Scottish Council of Jewish Communites
Scottish Council of Jewish Communities
 
Scottish Council of Jewish Communities

What’s Changed about
Being Jewish in Scotland?

 
31 March 2015

SCoJeC has submitted a preliminary report to the Scottish Government Community Safety Unit on the initial findings of our short inquiry into What’s Changed about Being Jewish in Scotland?

This inquiry, funded by the Scottish Government, has provided an opportunity for a substantial number of Jewish people from throughout Scotland to address some very real concerns about security and about their relationships with the wider community. Based on information from focus groups, individual interviews, and completed survey forms, involving nearly 300 Jewish people across the whole country, the report reveals both positive and negative attitudes to being Jewish in Scotland, with a large proportion of respondents reporting that their experiences have changed as a direct result of attitudes to the changing situation in the Middle East.

Our preliminary report outlines the methodology, summarises the main themes that are emerging, and gives a flavour of the findings. The full report, which will be published in May, will provide a detailed report of responses to the survey, analyse changes in attitudes within the Jewish community across Scotland, and propose recommendations for further action. A special What’s Changed about Being Jewish in Scotland? edition of our quarterly newsletter Four Corners will be published around the end of April.

Neil Hastie, head of the Scottish Government Community Safety Unit, commented: “The emerging themes from this report are particularly valuable; as is the data on how the international context can impact very palpably on the experience of being Jewish in Scotland. There is much in this for us (and ministers) to consider.”

Key issues raised by participants in the inquiry include identity, antisemitism, how changing attitudes to Israel affects people’s lives in Scotland, ways of being Jewish, raising Jewish children, changes in the Scottish Jewish community, and raising awareness of Judaism in the wider community. In particular, one issue that has been much more prominent than in the first Being Jewish in Scotland inquiry is antisemitism in social media, and a number of respondents raised concerns about one particular incident:

I was alerted to a tweet that contained language I consider to be a hate crime against Jewish people. This has greatly disturbed me – I think of Scotland as safe and welcoming place to live, but as the majority of mainstream Jews would define themselves as Zionists, even if they don't agree with everything the Israeli government do, calling on people to make Scotland a 'Zionist free zone' is calling for the removal of Jewish people from Scotland and clearly crosses the line.” (F, 50s, Glasgow)

Several respondents responded positively to the question "what’s good about being Jewish in Scotland?" with comments such as:

living in Scotland is special and being Jewish is something to be proud of. I think the Scottish people on the whole respect and value the Jewish community. I love the sense of community within the Shul and the support of family.” (F, 60s, Glasgow)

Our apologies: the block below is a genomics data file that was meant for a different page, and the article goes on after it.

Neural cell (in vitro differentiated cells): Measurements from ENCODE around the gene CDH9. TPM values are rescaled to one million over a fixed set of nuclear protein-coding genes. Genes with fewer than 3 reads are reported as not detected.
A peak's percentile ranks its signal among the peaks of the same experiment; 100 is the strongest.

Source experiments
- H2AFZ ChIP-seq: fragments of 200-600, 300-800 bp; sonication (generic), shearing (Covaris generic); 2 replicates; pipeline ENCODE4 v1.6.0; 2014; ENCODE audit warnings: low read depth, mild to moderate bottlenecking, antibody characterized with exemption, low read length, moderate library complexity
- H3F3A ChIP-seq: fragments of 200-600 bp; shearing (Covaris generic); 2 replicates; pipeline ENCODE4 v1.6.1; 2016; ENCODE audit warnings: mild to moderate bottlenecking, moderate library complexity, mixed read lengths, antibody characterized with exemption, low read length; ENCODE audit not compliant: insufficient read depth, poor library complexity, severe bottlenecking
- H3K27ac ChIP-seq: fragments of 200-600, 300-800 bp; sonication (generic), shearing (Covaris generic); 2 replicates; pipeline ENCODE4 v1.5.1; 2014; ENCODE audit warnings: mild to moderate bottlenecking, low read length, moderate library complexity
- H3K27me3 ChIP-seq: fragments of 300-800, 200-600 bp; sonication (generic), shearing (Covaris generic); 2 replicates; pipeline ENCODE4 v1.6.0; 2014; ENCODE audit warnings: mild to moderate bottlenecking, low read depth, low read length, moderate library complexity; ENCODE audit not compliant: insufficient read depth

The freedom to be able to practice my religion to the standard and degree I desire without restriction or fear. In my experience, Scotland has a very open attitude to newcomers, whether of different religions, race or colour.” (M, 60s, Glasgow)

However, the inquiry has also revealed a large number of negative experiences, many of which relate to views about the situation in the Middle East. Typical responses included one man with dual Scottish and Israeli citizenship, who told us that he has noticed a significant difference in the way he is now regarded:

I have been less welcome in many conversations … to the point that I now keep my mouth shut and keep my Jewish and Israeli identity in a sealed box and hidden from view”. (M, 40s, Highlands)

Two women in the central belt were typical of several who told us:

I have always have been proud to be Jewish, and always will be. But [am] no longer willing to wear Star of David or T-shirts with Hebrew writing etc.” (F, 40s, Glasgow)

"I feel scared to speak in my language or tell people I'm Jewish or from Israel. I don't go to any Jewish gathering unless us at somebody's home, and I try to hide anything about being Jewish when I'm outside my house." (F, 20s, Edinburgh)

As with the original Being Jewish in Scotland inquiry, we combined focus group discussions with other activities, running ‘meet the author’ sessions and klezmer ceilidhs, concerts, and workshops around the country. We know from experience that events like these where people get a chance to speak about their feelings and experiences as well as take part in Jewish cultural activities, especially outwith the larger Jewish communities of the central belt, help to build a sense of community and involvement and make participants feel more secure and connected.

SCoJeC’s Projects and Outreach Manager, Fiona Frank, who is leading the research, said: “SCoJeC is grateful to the Scottish Government for their support, and for their recognition of the dual value of this work in building community as well as finding out what matters to Jewish people in Scotland. In particular, although we had anecdotal evidence of the effect on the Scottish Jewish community of events in the Middle East, we have been disturbed by the extent of the discomfort expressed by many respondents, and we are very pleased that the Scottish Government has demonstrated its willingness to listen to these voices.

 

   
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